Its fourth annual Global State of the Channel Ransomware report surveyed more than 1,400 managed service providers (MSPs), and found that SMBs have become a prime target for ransomware criminals.
The Datto report found that ransomware attacks are pervasive, and the number of ransomware attacks against SMBs is on the rise.
It found for example that eighty-five percent of MSPs reported attacks against SMBs over the last two years, compared to 79 percent of MSPs who reported the same in 2018.
And it is getting worse, as the survey also found that in the first half of 2019 alone, 56 percent of MSPs reported attacks against SMB clients.
But the report warned that a disconnect exists on the significance of ransomware as a threat. Eighty-nine percent of MSPs report that SMBs should be very concerned about the threat of ransomware. However, only 28 percent of MSPs report SMBs are very concerned about the threat.
This is despite the fact that the cost of ransomware is significant.
Sixty-four percent of MSPs report experiencing a loss of business productivity for their SMB clients while 45 percent report business-threatening downtime.
The average cost of that downtime is $141,000, a more than 200 percent increase over last year’s average downtime cost of $46,800.
The report also uncovered that the cost of downtime is now 23 times greater than the average ransom request of $5,900.
Organisations can protect themselves can taking basic security steps and ensuring a rigorous backup regime is in place.
“MSPs need to set the tone for their SMB customers when it comes to preparing for and responding to ransomware attacks,” said Ryan Weeks, chief information security officer at Datto. “They need to protect themselves first by improving their organisation’s cyber hygiene in order to keep their clients safe. MSPs must adopt 2FA universally for any technology they use to service clients, as well as their own business.”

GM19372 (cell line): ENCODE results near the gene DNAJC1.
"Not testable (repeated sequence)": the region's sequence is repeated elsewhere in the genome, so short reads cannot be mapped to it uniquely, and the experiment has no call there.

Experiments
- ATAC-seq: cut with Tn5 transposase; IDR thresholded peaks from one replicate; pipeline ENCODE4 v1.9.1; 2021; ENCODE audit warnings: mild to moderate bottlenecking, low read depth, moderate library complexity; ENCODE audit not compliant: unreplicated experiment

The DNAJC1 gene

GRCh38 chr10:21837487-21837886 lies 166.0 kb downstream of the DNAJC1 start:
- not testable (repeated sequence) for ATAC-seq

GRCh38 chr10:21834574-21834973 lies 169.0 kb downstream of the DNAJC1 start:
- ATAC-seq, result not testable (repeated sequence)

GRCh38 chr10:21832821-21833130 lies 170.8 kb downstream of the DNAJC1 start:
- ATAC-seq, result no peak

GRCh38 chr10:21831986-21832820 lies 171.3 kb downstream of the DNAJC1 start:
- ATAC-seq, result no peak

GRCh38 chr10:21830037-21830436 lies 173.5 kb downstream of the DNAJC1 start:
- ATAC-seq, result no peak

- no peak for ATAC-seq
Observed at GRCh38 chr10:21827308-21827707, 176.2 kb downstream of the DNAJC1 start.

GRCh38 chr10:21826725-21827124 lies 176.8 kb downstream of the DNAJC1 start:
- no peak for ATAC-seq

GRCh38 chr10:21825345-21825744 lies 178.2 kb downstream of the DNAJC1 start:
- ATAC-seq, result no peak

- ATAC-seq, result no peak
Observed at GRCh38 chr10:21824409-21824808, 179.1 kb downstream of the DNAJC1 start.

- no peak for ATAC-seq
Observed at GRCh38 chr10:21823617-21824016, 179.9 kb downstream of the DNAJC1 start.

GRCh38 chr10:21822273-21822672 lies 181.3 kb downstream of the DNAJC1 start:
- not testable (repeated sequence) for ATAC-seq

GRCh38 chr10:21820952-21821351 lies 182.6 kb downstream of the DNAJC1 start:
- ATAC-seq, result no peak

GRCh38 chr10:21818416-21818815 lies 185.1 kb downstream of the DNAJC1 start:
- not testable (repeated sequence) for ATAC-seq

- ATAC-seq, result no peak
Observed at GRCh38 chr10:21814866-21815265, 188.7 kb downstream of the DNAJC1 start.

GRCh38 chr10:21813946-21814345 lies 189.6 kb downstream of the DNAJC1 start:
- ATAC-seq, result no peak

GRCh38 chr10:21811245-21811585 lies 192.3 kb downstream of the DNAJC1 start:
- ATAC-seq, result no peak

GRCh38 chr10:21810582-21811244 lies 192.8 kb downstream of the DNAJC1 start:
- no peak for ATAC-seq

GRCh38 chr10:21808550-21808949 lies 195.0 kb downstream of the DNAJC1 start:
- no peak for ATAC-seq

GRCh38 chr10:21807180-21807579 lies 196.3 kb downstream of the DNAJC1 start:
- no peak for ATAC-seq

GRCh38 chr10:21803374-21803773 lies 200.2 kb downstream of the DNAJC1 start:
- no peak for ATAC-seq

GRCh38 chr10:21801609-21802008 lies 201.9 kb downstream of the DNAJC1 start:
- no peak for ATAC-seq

Security experts meanwhile agreed that SMB’s need to up their game when it comes to protecting themselves.
“SMBs will remain the target of ransomware until they up their game and start testing their backups,” said Jake Moore, cyber security specialist at ESET. “It’s not just the big players that are targeted with this malware, as smaller firms can sometimes forget about security procedures if they do not have designated IT staff.”
“Without the correct staff in place with an understanding of current cyber risks, such firms will sadly continue to fall for this simple attack, and some will even have pay the ransom,” Moore warned.
“Patching and protecting networks is always preferable to paying, so I strongly recommend offsite backups and continual staff awareness,” Moore added. “This doesn’t have to be expensive nor does it take out much time from day to day duties. Testing the restoration of backups is essential in simulating an attack. Many firms who test in a simulated environment say that if they are targeted, they are more likely to be back online with business as usual in a quicker time frame.”
Earlier this month the FBI issued a ‘public service announcement’ that warned about high impact ransomware, and advised against businesses paying the criminals, as there was no guarantee they will regain access to their locked data.
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